Art has the ability to demonstrate a narrative, a symbolic representation of life itself that sheds light on different perspectives relating to foundational issues.
Laia Abril is a multidisciplinary artist from Spain who focuses on visual storytelling through research-based photo documentation to express the essence and the trauma of living a female life in a society imposed by the Western patriarchy.
Born in 1986, Barcelona-based artist Laia Abril documents psychological disorders, misogyny, sexuality, gender and reproductive rights through careful journalism, archival research and photography work.
Abril started off her academic and artistic pursuits by completing a degree in journalism in Barcelona. She later continued her studies at the International Centre of Photography in New York and went on to be a staff photographer and picture editor for Colors Magazine in Italy.
Abril's work is split into three subjects: one being called A History of Misogyny (2019), where the artist has 5 chapters on different topics Chapter Two: On Rape, Chapter One: On Abortion, Genesis Chapter: On Mass Hysteria, Menstruation Myths and Feminicides.
Laia Abril’s projects relate to the United Nations Sustainable Development Goals for Gender Equality and Peace, Justice and Strong Institutions as her exhibition Chapter Two: On Rape raises awareness of the #MeToo movement and the gang-rape of an 18-year-old woman that was dismissed as abuse rather than rape by the Spanish Court in 2018.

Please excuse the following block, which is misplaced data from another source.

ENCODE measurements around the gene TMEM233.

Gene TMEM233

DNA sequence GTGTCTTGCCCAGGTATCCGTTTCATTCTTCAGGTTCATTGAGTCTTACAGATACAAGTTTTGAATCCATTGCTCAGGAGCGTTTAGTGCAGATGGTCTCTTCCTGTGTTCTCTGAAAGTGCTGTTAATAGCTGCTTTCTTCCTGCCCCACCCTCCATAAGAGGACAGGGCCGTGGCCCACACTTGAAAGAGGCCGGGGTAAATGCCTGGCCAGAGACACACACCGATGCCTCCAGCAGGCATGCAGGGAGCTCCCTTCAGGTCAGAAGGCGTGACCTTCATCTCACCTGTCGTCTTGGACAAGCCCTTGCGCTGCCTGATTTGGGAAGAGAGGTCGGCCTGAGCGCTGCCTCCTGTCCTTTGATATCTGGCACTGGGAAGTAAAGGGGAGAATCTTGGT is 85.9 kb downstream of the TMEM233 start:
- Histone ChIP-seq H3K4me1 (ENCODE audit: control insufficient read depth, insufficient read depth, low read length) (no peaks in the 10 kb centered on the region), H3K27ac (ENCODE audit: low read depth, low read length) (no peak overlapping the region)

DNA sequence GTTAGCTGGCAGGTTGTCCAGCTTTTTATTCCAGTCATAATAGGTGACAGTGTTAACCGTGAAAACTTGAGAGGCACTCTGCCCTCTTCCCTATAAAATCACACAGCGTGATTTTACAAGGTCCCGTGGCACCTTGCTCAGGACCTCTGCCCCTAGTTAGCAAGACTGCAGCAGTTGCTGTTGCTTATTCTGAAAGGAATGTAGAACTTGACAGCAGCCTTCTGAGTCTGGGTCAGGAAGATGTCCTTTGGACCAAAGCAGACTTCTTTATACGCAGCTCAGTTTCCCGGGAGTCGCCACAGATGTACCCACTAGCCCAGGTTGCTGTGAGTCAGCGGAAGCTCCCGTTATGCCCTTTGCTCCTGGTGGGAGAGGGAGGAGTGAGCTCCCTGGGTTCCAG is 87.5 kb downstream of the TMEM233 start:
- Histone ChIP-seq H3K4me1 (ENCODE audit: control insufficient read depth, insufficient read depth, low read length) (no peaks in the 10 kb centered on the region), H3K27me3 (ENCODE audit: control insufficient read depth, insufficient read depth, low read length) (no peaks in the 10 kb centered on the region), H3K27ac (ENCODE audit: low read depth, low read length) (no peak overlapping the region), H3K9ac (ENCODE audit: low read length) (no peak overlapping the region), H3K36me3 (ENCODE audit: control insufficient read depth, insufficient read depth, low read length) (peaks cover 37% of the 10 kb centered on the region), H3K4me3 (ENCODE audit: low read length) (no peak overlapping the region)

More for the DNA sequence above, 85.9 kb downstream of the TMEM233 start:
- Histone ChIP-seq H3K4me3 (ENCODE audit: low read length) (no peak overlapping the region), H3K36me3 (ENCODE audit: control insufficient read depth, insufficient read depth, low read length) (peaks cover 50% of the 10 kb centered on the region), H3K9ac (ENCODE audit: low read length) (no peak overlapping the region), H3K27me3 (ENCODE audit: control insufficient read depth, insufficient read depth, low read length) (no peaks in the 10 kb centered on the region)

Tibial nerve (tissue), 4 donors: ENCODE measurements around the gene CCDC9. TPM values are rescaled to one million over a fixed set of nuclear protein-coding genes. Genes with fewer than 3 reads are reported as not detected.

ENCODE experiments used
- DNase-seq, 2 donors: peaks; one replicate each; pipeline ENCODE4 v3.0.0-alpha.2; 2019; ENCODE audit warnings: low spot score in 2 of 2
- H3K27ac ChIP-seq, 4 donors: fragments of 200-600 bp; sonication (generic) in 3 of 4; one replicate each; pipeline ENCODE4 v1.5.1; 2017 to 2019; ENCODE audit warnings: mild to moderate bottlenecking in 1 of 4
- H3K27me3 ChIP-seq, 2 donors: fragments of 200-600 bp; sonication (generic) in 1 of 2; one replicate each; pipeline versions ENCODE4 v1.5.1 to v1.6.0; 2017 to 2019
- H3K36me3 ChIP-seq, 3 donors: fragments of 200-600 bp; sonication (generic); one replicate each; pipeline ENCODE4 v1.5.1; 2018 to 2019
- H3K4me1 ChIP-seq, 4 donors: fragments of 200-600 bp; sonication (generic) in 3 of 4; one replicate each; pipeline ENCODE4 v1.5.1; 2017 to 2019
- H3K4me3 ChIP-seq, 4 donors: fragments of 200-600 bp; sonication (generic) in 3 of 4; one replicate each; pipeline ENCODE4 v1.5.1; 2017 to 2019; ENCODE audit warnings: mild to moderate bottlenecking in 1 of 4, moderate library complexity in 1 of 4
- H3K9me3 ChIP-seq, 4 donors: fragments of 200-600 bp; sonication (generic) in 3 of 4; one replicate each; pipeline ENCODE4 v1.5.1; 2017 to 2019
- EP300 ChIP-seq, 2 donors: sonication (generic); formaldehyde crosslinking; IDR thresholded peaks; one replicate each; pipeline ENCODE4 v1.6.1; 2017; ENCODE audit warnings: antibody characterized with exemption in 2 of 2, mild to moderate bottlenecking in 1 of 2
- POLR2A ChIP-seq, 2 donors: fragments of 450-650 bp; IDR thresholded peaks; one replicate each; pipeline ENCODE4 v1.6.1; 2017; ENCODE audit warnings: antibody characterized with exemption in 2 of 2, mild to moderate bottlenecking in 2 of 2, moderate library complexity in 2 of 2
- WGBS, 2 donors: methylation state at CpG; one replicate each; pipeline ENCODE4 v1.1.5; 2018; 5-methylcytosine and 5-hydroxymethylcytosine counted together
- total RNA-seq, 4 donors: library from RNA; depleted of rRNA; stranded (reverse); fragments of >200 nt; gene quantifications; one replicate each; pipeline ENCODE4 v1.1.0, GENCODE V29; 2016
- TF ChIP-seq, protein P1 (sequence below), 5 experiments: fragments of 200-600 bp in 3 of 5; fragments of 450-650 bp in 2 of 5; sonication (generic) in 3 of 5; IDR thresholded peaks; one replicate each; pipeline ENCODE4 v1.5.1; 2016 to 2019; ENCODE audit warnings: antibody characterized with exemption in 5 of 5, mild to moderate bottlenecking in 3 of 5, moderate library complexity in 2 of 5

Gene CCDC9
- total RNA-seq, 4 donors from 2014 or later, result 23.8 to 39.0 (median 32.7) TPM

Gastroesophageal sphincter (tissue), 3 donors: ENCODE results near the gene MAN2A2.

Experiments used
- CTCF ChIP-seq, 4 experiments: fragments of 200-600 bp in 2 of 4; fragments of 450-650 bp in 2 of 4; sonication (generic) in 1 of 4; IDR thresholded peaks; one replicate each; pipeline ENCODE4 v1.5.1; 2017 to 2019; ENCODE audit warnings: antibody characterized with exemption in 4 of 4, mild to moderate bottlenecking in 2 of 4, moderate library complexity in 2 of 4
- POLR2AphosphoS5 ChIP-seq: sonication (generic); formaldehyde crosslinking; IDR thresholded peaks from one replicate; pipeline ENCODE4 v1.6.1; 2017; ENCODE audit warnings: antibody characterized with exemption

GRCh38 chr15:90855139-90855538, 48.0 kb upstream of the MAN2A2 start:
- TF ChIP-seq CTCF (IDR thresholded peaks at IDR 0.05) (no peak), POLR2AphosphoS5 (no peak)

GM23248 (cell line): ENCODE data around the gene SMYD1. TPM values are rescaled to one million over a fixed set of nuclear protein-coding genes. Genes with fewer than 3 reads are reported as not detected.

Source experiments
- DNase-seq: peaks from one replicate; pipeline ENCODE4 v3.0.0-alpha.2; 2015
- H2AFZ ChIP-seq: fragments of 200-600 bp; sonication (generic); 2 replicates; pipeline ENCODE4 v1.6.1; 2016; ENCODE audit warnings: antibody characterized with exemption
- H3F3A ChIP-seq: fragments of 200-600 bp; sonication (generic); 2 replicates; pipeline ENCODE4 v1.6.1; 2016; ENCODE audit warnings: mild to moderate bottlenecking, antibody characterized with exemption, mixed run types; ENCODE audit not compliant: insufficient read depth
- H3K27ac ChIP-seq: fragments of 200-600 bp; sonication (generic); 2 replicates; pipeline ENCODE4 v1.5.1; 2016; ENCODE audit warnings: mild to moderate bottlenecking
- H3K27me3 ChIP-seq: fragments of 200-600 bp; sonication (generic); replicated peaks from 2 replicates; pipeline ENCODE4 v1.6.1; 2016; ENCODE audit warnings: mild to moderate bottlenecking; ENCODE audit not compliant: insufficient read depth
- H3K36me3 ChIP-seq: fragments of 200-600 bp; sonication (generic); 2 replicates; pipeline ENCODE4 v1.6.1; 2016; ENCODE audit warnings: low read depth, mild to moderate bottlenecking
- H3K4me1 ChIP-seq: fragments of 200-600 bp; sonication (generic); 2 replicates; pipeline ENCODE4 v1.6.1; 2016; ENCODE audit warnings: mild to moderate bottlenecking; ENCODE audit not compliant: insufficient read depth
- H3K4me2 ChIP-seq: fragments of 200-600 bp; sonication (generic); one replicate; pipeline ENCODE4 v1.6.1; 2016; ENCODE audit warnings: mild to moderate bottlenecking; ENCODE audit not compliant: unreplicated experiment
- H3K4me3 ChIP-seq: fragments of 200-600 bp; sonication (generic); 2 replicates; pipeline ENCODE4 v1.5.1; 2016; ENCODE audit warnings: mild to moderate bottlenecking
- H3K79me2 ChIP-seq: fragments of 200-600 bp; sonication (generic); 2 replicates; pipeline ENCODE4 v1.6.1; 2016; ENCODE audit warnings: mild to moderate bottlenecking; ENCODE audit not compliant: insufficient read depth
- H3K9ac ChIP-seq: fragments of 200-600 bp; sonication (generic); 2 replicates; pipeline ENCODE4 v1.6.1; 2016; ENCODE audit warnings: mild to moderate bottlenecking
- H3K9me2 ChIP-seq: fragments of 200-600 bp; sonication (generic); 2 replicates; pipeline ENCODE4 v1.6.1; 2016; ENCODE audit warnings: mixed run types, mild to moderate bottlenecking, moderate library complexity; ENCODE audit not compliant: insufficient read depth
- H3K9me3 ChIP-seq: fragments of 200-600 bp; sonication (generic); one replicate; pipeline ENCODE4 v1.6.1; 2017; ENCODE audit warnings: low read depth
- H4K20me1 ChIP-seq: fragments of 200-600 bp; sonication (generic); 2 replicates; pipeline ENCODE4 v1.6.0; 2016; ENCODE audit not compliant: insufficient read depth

Abril has another project divided into three subsections where she explores the subject of eating disorders. Thinspiration (2012), displays the use of photography in pro-anorexia websites, The Epilogue (2014), documents the indirect victims of eating disorders through the story of the Robinson family and the aftermath of the death of Cammy Robinson to bulimia.
The Epilogue is discussed in an article in The Guardian, described as "a sombre and affecting photobook . . . dense and rewarding . . . At times, it makes for a painful read. From time to time, I had to put it down, take a breather. But I kept going back."
Abril's pieces surrounding the subject of eating disorders bring attention to the importance of mental health support as seen in the United Nations Sustainable Development Goal for Good Health and Well-Being.
Abril’s On Sexuality subject explores the concept of femininity through her photography collection Femme Love, where she documents the relationship of a lesbian couple Mox and Jenny. The Lobismuller Project (2016), part of the On Sexuality subject, includes an exhibition and book highlighting gender issues, psychology, landscape, mythology and folklore.
Laia Abril draws attention to the unequal biopolitics involved in the female experience. Her work is emotionally touching and innovative as she uses archival research, photo documentation and other forms of art to her advantage. Laia Abril’s work is currently being presented at the Parisian gallery, Les Fille du Calvaire, so be sure to check it out.
Abril has received several awards for her work including the Tim Hetherington Trust’s Visionary Award in 2018, the Photobook of the Year award in 2018, the Hood Medal in 2019 and the Paul Huf Award in 2020, just to name a few.
To help support the issue of women's rights that Laia Abril’s art addresses, Amnesty International provides a space to donate to aid women's suffrage, sexual and reproductive rights, and more.